We’re in the final few weeks at the state legislature and advocates for zero waste and recycling are hoping to see some legislation pass that will increase recycling rates in the state, which are actually far below the national average.
Randy Moorman, Director of Community Campaigns at Eco-Cycle and Policy Chair and Vice President of Recycle Colorado, says there is one piece of legislation that they’re hoping to see passed that will increase recycling rates in Colorado. SB 19-192, the Front Range Waste Diversion Enterprise Grant Program bill, had its final vote in the Senate and now heads to the House for approval.
“Colorado’s recycling rate is currently at 12%, the national average is 34(%), so we have a long way to go in Colorado and we’re really missing out on some big opportunities because of our low recycling rate. We’re missing out on economic opportunities and environmental opportunities. Economically we are land-filling, literally throwing away about a quarter of a billion dollars worth of valuable material a year, burying it in our landfills in the state.” Moorman says that includes aluminum, cardboard, glass, paper, plastics. “Since we don’t have that material in our economy, that means we don’t have those jobs here in the state, to take that material, recycle it and turn it into something new.”
SB 19-192 would do two things to increase recycling along the Front Range which generates about 85% of the state’s waste.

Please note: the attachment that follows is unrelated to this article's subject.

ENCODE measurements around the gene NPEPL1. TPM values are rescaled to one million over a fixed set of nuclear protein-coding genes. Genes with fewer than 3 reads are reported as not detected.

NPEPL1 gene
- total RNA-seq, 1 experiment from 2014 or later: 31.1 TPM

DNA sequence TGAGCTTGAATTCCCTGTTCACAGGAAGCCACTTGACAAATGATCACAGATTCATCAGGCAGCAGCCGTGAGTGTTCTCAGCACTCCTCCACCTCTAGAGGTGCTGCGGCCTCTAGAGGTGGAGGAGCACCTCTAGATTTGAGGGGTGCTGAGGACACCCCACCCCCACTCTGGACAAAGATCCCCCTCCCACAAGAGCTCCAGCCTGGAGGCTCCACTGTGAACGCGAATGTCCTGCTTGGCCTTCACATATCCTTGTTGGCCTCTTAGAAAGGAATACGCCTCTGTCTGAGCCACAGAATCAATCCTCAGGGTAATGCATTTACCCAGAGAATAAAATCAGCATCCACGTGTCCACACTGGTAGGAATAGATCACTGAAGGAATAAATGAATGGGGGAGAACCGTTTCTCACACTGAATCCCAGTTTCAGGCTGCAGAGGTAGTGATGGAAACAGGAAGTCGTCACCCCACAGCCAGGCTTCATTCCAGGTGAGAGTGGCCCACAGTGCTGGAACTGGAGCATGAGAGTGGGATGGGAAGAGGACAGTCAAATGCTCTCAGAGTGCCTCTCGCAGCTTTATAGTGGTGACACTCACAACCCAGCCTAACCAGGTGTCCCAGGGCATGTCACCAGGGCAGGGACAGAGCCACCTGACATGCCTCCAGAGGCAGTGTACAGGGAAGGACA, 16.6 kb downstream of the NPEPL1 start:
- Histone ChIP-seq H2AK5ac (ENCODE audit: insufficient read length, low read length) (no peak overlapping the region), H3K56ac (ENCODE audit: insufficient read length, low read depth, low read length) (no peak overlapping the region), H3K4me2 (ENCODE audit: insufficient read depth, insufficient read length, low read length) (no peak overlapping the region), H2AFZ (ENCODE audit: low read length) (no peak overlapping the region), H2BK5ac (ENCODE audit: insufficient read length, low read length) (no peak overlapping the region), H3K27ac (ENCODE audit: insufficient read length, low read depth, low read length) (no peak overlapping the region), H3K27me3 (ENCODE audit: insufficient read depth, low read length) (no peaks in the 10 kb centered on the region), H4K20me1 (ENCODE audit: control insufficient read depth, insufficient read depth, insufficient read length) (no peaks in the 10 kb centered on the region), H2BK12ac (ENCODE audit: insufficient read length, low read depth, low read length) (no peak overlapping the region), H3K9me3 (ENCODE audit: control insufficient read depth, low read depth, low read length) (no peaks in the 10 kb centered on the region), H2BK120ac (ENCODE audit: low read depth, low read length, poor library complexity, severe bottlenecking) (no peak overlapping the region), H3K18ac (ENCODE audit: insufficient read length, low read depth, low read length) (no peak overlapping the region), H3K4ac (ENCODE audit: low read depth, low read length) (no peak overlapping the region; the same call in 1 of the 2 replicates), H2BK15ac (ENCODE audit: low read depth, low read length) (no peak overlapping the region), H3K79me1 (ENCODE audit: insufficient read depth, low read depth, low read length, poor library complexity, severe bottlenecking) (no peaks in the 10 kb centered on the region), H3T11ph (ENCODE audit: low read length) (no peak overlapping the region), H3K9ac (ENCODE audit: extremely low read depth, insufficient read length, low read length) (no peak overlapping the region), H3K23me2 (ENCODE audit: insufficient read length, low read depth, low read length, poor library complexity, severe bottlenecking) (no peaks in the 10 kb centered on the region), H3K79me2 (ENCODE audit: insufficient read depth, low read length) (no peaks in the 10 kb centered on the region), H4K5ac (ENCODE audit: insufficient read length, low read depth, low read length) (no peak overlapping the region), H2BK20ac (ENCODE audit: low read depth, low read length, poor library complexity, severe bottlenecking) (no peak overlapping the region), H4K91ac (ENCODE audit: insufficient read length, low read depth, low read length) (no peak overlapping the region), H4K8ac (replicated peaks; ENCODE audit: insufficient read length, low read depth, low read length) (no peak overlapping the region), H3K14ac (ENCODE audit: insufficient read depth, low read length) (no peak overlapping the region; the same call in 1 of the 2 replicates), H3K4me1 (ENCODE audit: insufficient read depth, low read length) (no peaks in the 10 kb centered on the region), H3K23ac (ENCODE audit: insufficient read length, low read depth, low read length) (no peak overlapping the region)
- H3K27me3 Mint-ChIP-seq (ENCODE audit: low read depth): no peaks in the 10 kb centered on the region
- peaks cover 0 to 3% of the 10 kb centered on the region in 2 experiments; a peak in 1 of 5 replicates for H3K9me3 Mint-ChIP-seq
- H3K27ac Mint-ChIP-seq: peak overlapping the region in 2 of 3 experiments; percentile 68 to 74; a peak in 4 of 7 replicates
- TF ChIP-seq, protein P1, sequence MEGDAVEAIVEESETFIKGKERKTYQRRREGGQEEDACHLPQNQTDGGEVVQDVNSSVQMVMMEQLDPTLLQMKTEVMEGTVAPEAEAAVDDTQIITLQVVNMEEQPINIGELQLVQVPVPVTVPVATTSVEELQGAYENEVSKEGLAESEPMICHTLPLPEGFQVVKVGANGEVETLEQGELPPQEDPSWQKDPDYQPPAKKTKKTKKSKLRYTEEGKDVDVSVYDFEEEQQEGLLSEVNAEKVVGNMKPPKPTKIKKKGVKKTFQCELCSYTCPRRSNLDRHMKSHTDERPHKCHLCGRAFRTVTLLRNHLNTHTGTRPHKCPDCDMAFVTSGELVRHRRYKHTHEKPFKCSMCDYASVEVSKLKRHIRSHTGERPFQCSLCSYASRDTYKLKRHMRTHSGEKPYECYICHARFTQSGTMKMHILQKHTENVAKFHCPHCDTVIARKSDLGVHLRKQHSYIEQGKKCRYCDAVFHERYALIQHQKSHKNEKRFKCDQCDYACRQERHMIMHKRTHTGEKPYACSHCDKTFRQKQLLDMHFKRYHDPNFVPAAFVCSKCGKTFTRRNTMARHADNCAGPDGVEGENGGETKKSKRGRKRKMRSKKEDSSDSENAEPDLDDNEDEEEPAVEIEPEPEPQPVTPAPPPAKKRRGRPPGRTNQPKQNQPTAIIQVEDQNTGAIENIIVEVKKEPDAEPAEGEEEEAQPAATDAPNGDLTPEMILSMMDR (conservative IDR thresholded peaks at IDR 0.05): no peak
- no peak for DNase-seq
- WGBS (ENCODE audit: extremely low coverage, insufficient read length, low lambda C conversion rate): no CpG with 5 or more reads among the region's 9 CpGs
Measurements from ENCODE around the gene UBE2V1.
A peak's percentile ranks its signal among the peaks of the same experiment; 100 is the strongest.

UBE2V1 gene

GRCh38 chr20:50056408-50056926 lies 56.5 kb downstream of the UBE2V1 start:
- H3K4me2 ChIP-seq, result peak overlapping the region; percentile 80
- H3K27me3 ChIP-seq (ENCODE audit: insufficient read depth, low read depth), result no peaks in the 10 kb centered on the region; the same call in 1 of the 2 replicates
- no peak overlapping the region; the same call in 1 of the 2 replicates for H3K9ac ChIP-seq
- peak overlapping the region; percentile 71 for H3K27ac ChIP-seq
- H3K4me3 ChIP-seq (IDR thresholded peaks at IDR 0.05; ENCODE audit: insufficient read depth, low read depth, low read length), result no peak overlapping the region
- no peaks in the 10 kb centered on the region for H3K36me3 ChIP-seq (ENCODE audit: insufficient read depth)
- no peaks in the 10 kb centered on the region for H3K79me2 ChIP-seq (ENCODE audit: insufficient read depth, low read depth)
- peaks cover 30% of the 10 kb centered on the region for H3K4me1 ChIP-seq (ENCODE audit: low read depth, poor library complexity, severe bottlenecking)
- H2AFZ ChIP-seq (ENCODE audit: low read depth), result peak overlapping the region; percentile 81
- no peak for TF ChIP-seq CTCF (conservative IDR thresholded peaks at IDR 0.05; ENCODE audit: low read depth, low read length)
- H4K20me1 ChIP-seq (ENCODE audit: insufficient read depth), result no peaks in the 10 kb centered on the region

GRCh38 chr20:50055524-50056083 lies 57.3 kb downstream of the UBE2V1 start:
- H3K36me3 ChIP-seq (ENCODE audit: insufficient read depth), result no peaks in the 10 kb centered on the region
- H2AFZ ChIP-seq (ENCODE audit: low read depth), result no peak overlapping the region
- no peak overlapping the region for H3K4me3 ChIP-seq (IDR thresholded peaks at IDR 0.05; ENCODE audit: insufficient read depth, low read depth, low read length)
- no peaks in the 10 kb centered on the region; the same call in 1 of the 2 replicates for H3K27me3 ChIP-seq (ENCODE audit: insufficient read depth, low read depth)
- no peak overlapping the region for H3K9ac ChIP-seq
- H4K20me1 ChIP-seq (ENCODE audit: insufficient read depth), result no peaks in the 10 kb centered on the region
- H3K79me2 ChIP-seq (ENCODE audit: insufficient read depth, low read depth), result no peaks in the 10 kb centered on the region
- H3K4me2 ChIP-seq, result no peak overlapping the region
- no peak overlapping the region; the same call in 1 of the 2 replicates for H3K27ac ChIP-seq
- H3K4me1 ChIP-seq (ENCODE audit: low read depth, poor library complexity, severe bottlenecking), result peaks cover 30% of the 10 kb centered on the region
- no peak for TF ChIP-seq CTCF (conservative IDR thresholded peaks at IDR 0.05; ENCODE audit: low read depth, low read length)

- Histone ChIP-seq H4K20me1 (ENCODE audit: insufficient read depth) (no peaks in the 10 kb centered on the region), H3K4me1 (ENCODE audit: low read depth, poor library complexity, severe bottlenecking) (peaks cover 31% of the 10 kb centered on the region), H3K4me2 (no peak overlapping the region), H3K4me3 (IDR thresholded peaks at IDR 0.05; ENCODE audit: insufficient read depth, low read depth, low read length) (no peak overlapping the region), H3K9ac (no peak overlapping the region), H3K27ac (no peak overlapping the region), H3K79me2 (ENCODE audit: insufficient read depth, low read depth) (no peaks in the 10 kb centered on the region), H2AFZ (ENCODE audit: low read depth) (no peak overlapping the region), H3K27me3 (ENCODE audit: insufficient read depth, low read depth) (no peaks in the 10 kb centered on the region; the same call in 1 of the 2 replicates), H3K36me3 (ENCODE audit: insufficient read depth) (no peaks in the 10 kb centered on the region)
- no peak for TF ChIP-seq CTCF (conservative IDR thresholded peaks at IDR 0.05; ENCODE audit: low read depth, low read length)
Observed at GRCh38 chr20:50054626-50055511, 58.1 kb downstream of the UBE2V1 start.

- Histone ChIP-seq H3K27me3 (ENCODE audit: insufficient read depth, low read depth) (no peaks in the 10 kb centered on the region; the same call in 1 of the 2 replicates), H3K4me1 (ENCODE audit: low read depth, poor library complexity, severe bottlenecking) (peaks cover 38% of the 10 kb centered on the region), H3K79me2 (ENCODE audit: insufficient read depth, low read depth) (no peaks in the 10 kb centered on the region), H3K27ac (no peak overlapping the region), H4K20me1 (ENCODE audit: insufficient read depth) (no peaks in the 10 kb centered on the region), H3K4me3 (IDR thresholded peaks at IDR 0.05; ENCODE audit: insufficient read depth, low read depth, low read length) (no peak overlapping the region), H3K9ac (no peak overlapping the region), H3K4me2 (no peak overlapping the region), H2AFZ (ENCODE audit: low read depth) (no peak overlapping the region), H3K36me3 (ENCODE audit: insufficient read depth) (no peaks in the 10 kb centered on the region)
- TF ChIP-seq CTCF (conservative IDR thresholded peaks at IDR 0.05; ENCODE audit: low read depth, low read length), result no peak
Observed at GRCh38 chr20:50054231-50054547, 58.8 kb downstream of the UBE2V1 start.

It would provide Front Range communities with financial and technical assistance to implement waste diversion and waste reduction strategies by creating a dedicated funding source to encourage local action. It would encourage local communities to implement recycling strategies such as “Pay-As-You-Throw” or volume-based pricing systems for residential single-family recycling, which means that residents are charged for the amount of trash they generate; not for how much they recycle and compost.
Moorman says that while he’s disappointed that a bill that would have allowed local communities to ban single use plastic won’t be introduced this session due to time constraints, he hopes to see that addressed next session. . “The challenge that we have in Colorado is that we have a state statute that bans communities from regulating those plastics…we just kind of ran out of time this session but we’re really looking forward to addressing that next session.”
Another bill was recently introduced that would implement a state-wide ban on foam to-go containers and cups. “If this were to pass we would be the second state in the country to do something like this.” SB 19-243 is scheduled to be heard on April 22 in the Senate State, Veterans, & Military Affairs committee.